View Full Version here: : Orion Ultrablock filter and large exit pupil
17-05-2007, 08:06 PM
I am thinking of getting a 2inch Orion Ultrablock narrowband nebula filter for my 30XW.
I have heard that these filters don`t perform real well with large exit pupils.
Is this true???? My 30XW with my F5 scope produces a large-ish 6mm exit pupil.
Will it be of any benifit?
Is it worth the purchase for this EP?, it`s the only 2inch EP I own so it will get limited use.
If it works well and gives me a good contrast boost on nebulae, it will be worth the purchase even if I don`t use it too often. If it doesn`t do much it will be a waist of money.
I`m pretty sure there is an optimal exit pupil size range for various filters. Does anyone know this range for this filter?
I`m usually observing under moderate light pollution.
Any advice would be greatly appreciated. :)
18-05-2007, 09:18 AM
I don't know the answer to your question myself...
But, would strongly encourage you to go to the Cloudy Nights website and read everything you can by David Knisely (spelling?) from Nebraska...in my opinion he is a "filter expert"...He posts regularly there and I am sure would respond to your question if you asked him (directly or in post)...
18-05-2007, 10:31 AM
I assume at f/5 you have a newtonian of some description, StarLane?
I have the Orion 2" Ultrablock filter for my f/5 scope, but I have it on a filter slide on the inside of the OTA, so I can use it with all of my eyepieces.
With the light grasp of my scope, I tend to use filters less, but they are still handy in some instances.
The filter in question performs pretty well, the other night I tried it on Eta Carinae through the 22 Pan, and it brought out a lot more nebulosity. I will try it on Saturday night with Rocket Boy's 31 Nagler and let you know how it performs with a larger exit pupil EP.
18-05-2007, 03:26 PM
It will work fine. Stop worrying, go buy it :)
I use a 2" narrowband (DGM Optics NPB filter) on a 31mm Nagler in an F4.5 scope and it works beautifully
18-05-2007, 07:07 PM
Not entirely related, but - Starlane can you kindly post a review or something, and let us know how well the filter works for you under moderate light pollution?
I have a 4" scope, and I observe until moderate light pollution 90% of the time - would love to know if it helps.
19-05-2007, 12:18 AM
Thanks for that, I look forward to hearing your findings.
Yeah, I have a 10inch F5 newt/dob.
19-05-2007, 08:18 PM
I have tried the Orion Ultrablock both in my ED80 and my 8" f/6 Newt (under mag 5.5 skies) - while it improves contrast and detail dramatically in both scopes the view in the ED80 is so dim that on nebulas fainter than say eta Car or M42 it might not leave much to look at. Some filter manufacturers recommend not using UHC or anything like it on scopes smaller than 8".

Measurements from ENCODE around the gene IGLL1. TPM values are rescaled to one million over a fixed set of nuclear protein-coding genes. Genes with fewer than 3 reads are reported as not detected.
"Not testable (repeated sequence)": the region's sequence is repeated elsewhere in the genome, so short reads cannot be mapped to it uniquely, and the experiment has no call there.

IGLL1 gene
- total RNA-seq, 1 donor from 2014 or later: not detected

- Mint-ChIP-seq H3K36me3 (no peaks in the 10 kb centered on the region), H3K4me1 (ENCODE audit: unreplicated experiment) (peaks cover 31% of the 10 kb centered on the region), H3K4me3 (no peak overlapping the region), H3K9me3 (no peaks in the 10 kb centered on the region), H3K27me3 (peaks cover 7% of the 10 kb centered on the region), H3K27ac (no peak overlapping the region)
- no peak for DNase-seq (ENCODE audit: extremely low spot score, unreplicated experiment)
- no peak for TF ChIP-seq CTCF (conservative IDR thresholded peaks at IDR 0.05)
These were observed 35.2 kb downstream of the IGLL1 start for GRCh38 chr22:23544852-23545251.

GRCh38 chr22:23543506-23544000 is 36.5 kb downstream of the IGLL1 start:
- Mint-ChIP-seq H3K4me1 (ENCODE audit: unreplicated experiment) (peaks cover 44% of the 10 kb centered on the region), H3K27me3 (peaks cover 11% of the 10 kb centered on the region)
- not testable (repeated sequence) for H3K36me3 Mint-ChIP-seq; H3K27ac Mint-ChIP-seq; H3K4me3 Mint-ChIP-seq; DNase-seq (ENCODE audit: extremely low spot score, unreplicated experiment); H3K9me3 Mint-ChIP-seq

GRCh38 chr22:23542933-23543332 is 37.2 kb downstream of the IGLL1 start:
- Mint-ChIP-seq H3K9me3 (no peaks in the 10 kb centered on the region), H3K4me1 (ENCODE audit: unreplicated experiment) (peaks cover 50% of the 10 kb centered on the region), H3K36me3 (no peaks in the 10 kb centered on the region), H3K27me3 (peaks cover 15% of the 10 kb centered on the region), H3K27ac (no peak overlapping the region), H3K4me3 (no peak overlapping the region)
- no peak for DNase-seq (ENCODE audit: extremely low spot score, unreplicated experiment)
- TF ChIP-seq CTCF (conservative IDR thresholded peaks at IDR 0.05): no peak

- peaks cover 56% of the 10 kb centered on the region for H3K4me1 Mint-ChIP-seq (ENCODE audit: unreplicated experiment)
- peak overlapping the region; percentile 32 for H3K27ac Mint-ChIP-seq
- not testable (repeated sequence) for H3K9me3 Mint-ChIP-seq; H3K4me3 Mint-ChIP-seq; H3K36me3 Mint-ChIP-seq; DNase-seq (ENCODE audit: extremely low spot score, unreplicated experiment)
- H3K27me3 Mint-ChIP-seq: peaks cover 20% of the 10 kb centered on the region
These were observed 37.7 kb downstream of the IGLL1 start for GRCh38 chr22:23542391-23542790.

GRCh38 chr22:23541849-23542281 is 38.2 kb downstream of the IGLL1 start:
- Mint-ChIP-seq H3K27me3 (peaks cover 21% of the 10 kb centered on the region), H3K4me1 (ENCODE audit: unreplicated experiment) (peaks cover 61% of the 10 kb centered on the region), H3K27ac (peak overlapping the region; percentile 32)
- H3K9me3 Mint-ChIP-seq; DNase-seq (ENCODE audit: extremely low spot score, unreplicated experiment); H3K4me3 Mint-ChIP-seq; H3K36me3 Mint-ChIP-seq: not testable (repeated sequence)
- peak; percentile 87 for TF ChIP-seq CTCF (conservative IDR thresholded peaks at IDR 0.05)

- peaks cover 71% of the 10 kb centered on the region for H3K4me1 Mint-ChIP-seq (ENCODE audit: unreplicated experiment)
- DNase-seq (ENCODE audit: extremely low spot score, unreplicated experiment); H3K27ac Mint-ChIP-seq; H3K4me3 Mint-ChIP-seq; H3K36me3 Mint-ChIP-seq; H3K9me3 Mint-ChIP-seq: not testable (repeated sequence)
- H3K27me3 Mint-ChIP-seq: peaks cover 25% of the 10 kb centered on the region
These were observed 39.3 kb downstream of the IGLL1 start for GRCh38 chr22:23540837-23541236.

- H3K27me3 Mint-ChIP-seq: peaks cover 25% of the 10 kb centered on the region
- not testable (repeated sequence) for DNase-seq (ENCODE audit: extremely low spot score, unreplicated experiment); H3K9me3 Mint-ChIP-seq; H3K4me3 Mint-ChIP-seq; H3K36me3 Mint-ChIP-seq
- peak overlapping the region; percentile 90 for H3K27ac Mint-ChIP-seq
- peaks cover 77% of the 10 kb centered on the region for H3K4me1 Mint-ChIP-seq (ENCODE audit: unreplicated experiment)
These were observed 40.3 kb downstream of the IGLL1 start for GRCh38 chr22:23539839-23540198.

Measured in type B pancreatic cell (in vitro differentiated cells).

I have also tried Astronomik CLS on both scopes, and for the 80mm I actually prefer it over the Ultrablock, also because it does not add the blueish hue to the colour of the stars. Astronomik also have the UHC-E (with a slighty broader passband than UHC) which they recommend for smaller scopes, but I have never tried it:
19-05-2007, 10:22 PM
Did you buy your DGM Optics NPB filter here in Australia??
I have heard of these before and they sound pretty good. The only supplier I can find online is an American supplier.
Are there any Oz suppliers??
19-05-2007, 10:43 PM
None here in Australia that I know of, you'll need to buy them direct.
Several other people have done that already and to my knowledge without any problems. I bought mine while on holiday in the US which took a little bit of planning and communication to coordinate shipping during some pretty tight "windows"...they were very responsive and I had no difficulties.
The DGM Optics NPB filter is a good one.
20-05-2007, 02:04 AM
Much thanks Tom. Maybe with one of these I can finally see a nebula! No luck so far.
20-05-2007, 11:04 AM
Scott is correct, you can only buy them from Dan McShane at DGM Optics.
It's a better filter than the Orion Ultrablock IMO and worth the effort of shipping in. I like the Astronomics UHC and OIII, but they are very expensive and the DGM NPB is excellent value for money. Note I am also referring to the Astronomics UHC, not its 1/2 priced little brother the UHC-E, which I haven't tried yet.
20-05-2007, 11:24 AM
I don't think this is something that is put forward by filter manufacturers. It is something that has snowballed on the internet because inexperienced observers continue to use UHC and OIII filters in small telescopes under light polluted skies, then continually express this opinion on the internet. No filter is a substitute for dark skies. The problem isn't the small telescope or the filter. It's light pollution and the observer.
Gary Kopff, Andrew Murrell and myself spent 3 hours observing with Al Nagler last evening at the TSP. We used his Televue NP127 (5" petzval refractor) with the prototype 13mm Ethos, with stacked OIII and UHC filters, to observe the Veil Nebula in Cygnus. We had the OIII on the diagonal and the UHC on the eyepiece. Keep in mind that an OIII is a lot "heavier" than a UHC.
I would agree that an 80mm scope is getting too small to use a UHC or OIII filter with, but keep in mind that a 100mm scope has nearly double the light gathering capabilities of an 80mm scope. Personally, I think scopes over 100mm are fine with a UHC filter.
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